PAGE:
Author(s)

“Promoting a Healthy Microbiome with Food and Probiotics” was written by David Rakel, MD and updated by David Lessens, MD, MPH (2014, updated 2020). Sections were adapted from “Probiotics and Prebiotics: Frequently Asked Questions” by J. Adam Rindfleisch, MPhil, MD.

This Whole Health tool was made possible through a collaborative effort between the University of Wisconsin Integrative Health Program, VA Office of Patient Centered Care and Cultural Transformation, and Pacific Institute for Research and Evaluation.

References

  1. Albenberg LG, Wu GD. Diet and the intestinal microbiome: associations, functions, and implications for health and disease. Gastroenterology. 2014;146(6):1564-1572.
  2. Wang Z, Klipfell E, Bennett BJ, et al. Gut flora metabolism of phosphatidylcholine promotes cardiovascular disease. Nature. 2011;472(7341):57-63.
  3. Ridaura VK, Faith JJ, Rey FE, et al. Gut microbiota from twins discordant for obesity modulate metabolism in mice. Science. 2013;341(6150):1241214.
  4. Queipo-Ortuno MI, Boto-Ordonez M, Murri M, et al. Influence of red wine polyphenols and ethanol on the gut microbiota ecology and biochemical biomarkers. Am J Clin Nutr. 2012;95(6):1323-1334.
  5. Leyer GJ, Li S, Mubasher ME, Reifer C, Ouwehand AC. Probiotic effects on cold and influenza-like symptom incidence and duration in children. Pediatrics. 2009;124(2):e172-e179.
  6. Indrio F, Di Mauro A, Riezzo G, et al. Prophylactic use of a probiotic in the prevention of colic, regurgitation, and functional constipation: a randomized clinical trial. JAMA Pediatr. 2014;168(3):228-233.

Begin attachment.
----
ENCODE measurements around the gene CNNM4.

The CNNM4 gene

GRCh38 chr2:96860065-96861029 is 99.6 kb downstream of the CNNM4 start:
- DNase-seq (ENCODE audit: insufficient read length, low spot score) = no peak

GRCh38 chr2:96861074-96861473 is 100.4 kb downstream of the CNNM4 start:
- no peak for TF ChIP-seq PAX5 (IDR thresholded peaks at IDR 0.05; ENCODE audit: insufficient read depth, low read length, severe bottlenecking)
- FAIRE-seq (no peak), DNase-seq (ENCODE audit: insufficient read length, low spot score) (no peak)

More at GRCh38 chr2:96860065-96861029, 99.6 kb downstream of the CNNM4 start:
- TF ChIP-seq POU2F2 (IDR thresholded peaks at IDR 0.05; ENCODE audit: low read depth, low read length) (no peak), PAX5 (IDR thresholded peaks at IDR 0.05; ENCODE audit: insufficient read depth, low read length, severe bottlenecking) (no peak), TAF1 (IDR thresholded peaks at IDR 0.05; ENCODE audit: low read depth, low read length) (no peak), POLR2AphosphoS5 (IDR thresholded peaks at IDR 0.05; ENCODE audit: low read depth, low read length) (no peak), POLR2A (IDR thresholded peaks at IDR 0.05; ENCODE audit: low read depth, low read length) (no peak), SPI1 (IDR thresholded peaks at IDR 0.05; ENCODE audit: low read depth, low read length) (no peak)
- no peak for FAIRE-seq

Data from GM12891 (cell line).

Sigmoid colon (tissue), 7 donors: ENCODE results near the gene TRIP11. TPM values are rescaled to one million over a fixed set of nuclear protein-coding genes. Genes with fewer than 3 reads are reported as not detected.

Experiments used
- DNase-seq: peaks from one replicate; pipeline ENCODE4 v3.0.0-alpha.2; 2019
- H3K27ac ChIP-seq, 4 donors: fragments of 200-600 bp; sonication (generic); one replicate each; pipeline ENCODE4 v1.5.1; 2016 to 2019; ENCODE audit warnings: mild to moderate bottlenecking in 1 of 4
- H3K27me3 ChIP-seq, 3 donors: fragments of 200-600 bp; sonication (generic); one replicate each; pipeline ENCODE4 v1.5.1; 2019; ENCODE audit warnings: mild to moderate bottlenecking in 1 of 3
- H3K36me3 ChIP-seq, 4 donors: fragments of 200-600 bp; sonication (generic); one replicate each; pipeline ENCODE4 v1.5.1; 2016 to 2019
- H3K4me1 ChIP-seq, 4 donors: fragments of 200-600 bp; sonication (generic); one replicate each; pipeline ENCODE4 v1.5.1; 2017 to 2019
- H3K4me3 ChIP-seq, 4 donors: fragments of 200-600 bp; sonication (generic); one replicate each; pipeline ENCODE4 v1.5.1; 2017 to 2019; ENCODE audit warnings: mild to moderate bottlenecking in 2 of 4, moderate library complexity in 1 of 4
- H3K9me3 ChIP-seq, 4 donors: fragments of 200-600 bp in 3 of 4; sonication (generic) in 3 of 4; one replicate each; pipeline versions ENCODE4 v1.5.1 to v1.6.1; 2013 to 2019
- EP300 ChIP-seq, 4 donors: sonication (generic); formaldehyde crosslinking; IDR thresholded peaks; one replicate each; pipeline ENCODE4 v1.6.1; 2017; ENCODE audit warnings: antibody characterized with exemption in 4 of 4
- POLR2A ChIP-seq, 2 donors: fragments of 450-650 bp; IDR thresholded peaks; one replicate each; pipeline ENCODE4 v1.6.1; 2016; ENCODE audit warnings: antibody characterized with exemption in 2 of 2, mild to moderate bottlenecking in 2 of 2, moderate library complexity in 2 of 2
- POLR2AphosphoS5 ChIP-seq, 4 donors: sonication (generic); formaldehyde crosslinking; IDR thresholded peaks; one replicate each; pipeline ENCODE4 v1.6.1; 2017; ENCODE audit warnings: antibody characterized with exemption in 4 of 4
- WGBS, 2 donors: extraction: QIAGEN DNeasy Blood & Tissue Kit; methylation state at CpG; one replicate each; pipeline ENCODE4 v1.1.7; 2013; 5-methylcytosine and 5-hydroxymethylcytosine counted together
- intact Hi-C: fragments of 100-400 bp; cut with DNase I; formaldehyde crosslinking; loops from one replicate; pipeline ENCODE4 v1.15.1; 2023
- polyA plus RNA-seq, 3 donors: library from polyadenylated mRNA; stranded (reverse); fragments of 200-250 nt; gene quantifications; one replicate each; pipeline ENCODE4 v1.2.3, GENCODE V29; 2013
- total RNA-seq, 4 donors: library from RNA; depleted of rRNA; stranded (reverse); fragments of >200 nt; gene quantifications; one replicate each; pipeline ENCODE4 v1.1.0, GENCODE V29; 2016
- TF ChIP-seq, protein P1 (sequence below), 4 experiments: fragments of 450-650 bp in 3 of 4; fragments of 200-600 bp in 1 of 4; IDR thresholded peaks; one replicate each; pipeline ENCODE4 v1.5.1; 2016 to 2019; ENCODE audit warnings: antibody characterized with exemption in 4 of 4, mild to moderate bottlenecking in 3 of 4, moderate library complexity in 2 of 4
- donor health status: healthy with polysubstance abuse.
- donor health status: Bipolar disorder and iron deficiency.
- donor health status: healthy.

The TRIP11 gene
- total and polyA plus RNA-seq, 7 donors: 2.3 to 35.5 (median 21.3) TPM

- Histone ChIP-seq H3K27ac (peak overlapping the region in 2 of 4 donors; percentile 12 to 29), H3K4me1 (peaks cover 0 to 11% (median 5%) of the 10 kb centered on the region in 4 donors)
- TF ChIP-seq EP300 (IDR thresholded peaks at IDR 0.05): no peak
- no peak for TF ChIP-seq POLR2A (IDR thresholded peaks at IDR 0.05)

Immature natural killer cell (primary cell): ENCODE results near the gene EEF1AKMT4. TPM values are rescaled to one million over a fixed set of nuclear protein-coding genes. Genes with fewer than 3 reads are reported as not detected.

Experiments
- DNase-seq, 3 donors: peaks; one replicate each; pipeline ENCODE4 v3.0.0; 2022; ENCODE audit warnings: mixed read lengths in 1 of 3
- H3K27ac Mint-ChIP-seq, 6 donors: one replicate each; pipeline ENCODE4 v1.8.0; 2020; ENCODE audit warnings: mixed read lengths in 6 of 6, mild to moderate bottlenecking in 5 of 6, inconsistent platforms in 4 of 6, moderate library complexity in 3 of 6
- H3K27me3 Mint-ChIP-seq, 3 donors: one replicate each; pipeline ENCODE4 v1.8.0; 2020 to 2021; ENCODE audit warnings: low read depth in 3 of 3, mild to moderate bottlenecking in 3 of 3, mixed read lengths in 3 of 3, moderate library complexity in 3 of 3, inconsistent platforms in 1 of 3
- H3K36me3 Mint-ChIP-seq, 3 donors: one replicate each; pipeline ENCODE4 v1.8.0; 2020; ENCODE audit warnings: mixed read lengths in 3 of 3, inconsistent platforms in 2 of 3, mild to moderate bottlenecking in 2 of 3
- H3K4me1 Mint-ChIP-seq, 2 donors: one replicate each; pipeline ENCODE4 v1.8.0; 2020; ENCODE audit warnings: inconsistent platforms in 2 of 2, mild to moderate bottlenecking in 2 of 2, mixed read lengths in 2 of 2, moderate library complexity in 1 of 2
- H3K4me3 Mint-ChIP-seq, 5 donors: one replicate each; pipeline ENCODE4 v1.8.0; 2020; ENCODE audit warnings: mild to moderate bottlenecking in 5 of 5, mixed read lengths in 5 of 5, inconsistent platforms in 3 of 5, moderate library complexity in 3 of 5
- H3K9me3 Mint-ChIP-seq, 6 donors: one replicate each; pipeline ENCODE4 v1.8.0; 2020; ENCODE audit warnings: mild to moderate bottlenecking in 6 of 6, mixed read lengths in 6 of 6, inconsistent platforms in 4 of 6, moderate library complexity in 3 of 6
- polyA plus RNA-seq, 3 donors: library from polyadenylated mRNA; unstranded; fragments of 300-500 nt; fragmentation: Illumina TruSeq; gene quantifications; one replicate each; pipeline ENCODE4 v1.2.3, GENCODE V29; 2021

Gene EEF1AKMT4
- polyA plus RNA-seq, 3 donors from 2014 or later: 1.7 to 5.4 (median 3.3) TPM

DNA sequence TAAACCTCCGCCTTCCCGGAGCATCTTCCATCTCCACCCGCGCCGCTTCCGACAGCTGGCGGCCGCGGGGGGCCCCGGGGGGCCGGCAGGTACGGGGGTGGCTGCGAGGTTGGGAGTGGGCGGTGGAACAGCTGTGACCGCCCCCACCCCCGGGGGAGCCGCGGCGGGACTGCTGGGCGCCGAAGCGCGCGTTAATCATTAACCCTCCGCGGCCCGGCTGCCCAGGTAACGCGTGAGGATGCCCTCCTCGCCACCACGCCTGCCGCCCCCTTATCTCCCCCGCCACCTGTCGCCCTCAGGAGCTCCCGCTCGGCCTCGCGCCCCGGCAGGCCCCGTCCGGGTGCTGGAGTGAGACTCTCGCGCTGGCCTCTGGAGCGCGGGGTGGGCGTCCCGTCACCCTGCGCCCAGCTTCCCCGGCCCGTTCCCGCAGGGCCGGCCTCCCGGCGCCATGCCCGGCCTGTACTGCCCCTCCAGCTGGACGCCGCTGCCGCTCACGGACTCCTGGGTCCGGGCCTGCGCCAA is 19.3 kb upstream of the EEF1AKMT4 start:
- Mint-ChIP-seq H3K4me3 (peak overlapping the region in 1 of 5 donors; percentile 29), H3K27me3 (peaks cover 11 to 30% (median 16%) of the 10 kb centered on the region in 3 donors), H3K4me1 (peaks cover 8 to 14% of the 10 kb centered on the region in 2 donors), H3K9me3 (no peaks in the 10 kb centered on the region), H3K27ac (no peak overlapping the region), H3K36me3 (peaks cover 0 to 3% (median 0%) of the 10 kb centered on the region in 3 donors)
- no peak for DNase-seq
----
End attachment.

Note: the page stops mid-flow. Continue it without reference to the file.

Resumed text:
7. Gutierrez-Castrellon P, Lopez-Velazquez G, Diaz-Garcia L, et al. Diarrhea in preschool children and Lactobacillus reuteri: a randomized controlled trial. Pediatrics. 2014;133(4):e904-e909.
  8. Kalliomaki M, Salminen S, Poussa T, Arvilommi H, Isolauri E. Probiotics and prevention of atopic disease: 4-year follow-up of a randomised placebo-controlled trial. Lancet. 2003;361(9372):1869-1871.
  9. Whorwell PJ, Altringer L, Morel J, et al. Efficacy of an encapsulated probiotic Bifidobacterium infantis 35624 in women with irritable bowel syndrome. Am J Gastroenterol. 2006;101(7):1581-1590.
  10. Wald A, Rakel D. Behavioral and complementary approaches for the treatment of irritable bowel syndrome. Nutr Clin Pract. 2008;23(3):284-292.
  11. van Nood E, Vrieze A, Nieuwdorp M, et al. Duodenal infusion of donor feces for recurrent Clostridium difficile. N Engl J Med. 2013;368(5):407-415.